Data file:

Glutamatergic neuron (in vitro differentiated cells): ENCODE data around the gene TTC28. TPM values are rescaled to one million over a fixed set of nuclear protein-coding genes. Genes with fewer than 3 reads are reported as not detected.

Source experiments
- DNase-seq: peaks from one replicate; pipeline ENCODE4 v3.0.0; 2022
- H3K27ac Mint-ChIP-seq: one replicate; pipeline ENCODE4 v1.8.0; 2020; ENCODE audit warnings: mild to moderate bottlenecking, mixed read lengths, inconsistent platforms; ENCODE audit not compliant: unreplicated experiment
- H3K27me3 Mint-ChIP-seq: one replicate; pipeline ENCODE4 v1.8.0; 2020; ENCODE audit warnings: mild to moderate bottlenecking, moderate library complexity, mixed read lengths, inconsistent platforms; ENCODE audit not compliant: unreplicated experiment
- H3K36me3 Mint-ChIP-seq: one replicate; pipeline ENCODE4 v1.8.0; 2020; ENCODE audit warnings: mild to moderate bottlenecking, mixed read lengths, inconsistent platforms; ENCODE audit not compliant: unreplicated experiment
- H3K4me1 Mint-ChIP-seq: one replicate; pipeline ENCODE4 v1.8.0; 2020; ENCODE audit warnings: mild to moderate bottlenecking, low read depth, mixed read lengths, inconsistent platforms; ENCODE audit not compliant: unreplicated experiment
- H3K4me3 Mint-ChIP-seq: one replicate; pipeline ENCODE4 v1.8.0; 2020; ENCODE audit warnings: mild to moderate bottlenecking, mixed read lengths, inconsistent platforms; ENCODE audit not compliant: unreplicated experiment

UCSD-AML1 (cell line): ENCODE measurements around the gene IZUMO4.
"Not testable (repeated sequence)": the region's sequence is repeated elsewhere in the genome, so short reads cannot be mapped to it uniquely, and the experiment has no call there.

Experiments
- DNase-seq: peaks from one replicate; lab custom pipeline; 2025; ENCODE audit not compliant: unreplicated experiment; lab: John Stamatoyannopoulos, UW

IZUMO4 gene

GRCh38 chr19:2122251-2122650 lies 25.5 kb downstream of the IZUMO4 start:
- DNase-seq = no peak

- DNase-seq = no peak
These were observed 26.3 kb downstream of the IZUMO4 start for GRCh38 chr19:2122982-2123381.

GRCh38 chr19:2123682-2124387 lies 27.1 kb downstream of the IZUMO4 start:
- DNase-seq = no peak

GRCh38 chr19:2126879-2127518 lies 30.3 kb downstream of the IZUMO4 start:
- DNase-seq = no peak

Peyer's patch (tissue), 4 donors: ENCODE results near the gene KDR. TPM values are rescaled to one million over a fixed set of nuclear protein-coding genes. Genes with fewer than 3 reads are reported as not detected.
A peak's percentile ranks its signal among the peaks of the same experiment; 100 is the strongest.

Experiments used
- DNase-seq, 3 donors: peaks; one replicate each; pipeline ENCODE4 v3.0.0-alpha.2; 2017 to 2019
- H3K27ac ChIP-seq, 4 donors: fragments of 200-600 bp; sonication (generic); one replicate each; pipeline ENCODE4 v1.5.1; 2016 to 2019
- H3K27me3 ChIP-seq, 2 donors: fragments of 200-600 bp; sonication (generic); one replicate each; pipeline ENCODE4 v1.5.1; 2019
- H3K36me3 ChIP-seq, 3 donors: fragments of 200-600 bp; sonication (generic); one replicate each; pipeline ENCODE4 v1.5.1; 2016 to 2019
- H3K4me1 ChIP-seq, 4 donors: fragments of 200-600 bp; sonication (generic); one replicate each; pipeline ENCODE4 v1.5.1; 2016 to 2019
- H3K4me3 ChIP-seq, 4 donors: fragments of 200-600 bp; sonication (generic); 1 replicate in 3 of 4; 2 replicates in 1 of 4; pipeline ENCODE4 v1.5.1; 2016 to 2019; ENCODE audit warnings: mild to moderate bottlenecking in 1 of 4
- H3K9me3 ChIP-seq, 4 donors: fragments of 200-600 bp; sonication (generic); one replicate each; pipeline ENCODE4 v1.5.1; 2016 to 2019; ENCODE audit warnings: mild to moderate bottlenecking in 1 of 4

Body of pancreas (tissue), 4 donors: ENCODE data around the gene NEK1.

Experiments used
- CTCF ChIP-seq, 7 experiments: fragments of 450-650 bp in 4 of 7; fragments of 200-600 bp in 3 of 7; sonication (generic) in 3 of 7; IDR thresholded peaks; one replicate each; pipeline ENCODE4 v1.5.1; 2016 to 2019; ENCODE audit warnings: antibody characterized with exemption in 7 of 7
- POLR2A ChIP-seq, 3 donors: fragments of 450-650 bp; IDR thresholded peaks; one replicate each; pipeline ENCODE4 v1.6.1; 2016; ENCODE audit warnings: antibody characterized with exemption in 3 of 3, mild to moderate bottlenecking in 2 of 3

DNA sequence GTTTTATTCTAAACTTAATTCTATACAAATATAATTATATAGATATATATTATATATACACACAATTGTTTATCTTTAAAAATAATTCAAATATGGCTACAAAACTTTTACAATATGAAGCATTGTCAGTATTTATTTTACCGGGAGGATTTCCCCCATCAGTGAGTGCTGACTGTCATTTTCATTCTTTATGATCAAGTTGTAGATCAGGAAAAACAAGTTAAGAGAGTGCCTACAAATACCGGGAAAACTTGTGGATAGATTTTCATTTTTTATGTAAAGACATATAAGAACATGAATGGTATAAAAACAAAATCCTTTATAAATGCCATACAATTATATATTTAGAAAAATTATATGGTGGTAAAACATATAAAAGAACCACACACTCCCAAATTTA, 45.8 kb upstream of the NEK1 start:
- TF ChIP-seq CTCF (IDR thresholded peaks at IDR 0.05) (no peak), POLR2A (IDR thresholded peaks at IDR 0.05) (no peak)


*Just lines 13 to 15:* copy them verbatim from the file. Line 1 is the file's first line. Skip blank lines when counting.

IZUMO4 gene

GRCh38 chr19:2122251-2122650 lies 25.5 kb downstream of the IZUMO4 start:
- DNase-seq = no peak